17th December 2014
The starting salaries of UK professionals are among the lowest of Europe’s top economies at an average of £27,199 per year – less than half that of Switzerland where the average is £66,671.
The study, by Towers Watson, found that UK entry-level pay was 13th out of Europe’s top 15 economies, but that it had improved somewhat since the previous year, overtaking Spain and Italy.
For middle-managers, the UK ranked higher, in 7th place, with an average of £72,524, but this still lagged considerably behind the top-paying country, which was Switzerland again, where the average was £115,826.
Darryl Davis, senior consultant in Towers Watson’s Data Services team, said: “While our latest gross salary data does show some positive movement for the UK, on the European level there still remains a considerable gap in gross salary terms between it and the Continent’s highest wage markets.
“For the economy as whole, though, this isn’t necessarily a bad thing as it means UK wages are able to grow in a healthy way while remaining competitive in cost terms versus other Western European economies.”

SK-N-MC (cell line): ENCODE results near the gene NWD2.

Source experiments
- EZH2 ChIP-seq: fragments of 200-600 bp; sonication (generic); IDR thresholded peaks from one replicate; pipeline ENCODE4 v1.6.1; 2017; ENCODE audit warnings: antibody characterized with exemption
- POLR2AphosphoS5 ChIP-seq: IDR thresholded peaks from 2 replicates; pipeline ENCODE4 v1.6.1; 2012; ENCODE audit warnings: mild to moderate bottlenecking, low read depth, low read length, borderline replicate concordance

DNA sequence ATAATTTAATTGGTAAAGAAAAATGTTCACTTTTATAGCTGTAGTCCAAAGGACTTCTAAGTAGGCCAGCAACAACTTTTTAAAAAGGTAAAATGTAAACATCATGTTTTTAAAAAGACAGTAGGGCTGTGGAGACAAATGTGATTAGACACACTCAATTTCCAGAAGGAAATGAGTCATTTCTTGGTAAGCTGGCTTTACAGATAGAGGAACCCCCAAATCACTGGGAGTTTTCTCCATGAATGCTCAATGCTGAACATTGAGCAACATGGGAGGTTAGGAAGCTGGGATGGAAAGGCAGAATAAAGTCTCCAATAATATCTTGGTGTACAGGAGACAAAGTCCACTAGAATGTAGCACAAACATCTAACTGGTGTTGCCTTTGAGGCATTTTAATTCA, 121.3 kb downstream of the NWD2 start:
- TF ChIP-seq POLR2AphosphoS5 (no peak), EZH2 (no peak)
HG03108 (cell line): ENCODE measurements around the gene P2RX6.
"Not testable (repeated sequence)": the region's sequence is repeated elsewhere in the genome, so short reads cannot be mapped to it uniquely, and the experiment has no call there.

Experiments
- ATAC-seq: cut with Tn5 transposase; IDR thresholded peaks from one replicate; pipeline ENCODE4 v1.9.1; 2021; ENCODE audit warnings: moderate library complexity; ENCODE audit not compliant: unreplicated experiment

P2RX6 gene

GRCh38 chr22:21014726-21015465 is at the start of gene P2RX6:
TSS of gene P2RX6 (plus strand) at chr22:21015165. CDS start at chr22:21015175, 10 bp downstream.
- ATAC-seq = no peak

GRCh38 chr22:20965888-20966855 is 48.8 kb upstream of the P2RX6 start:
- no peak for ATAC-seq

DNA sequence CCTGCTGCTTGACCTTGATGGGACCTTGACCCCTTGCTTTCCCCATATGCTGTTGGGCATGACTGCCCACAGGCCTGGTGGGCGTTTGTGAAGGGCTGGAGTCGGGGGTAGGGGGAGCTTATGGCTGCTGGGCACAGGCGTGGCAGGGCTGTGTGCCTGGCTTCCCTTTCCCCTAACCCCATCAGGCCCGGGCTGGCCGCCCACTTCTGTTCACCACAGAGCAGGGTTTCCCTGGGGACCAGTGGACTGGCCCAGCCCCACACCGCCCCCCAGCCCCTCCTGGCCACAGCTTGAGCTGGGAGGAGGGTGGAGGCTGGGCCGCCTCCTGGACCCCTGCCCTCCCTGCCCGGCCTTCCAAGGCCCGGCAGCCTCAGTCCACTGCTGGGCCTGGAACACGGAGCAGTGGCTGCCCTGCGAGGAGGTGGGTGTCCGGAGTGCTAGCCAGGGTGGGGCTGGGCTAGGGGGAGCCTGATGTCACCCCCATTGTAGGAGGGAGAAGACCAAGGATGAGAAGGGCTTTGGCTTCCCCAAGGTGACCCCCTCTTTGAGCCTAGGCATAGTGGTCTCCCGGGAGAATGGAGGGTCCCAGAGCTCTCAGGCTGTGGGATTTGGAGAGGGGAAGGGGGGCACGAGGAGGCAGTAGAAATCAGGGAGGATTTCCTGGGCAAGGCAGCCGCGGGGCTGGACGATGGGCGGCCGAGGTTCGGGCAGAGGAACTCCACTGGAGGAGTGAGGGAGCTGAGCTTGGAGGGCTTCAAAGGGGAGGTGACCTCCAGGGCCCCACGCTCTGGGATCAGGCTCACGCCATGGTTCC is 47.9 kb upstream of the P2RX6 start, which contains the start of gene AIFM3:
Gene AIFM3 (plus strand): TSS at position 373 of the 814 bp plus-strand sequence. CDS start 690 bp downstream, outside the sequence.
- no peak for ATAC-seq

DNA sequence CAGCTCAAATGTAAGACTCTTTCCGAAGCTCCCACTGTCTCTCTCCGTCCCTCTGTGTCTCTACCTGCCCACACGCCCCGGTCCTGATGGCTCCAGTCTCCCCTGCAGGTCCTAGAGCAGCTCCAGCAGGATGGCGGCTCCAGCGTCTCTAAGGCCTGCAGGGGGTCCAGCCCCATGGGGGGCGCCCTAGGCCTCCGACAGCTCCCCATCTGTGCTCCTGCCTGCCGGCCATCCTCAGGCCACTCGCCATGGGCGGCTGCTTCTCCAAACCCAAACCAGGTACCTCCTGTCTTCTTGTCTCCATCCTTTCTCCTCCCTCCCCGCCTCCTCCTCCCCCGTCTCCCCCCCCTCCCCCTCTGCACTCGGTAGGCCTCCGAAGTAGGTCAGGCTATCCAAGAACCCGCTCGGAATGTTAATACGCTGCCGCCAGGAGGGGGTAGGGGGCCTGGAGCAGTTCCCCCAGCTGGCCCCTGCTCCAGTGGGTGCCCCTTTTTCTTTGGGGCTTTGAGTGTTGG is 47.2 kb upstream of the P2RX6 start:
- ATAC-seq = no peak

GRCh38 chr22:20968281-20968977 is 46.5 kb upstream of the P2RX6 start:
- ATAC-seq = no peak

The report also considered how much buying power employees in each country have, once tax and cost of living are factored in.
When these measures are taken into account, the salaries for UK employees appear more competitive.
Due to lower taxes and cheaper living costs than in many other European countries, entry-level professionals in the UK move up to 6th and middle managers climb to 4th place in terms of relative wealth, above France, the Netherlands, Spain and Italy in both cases.
Swiss employees consistently top the pay tables across all job levels with salaries over 20% higher than even the second-placed countries.
As a result, even when taxes and cost of living are taken into account, Swiss workers still enjoy higher buying power than other Europeans.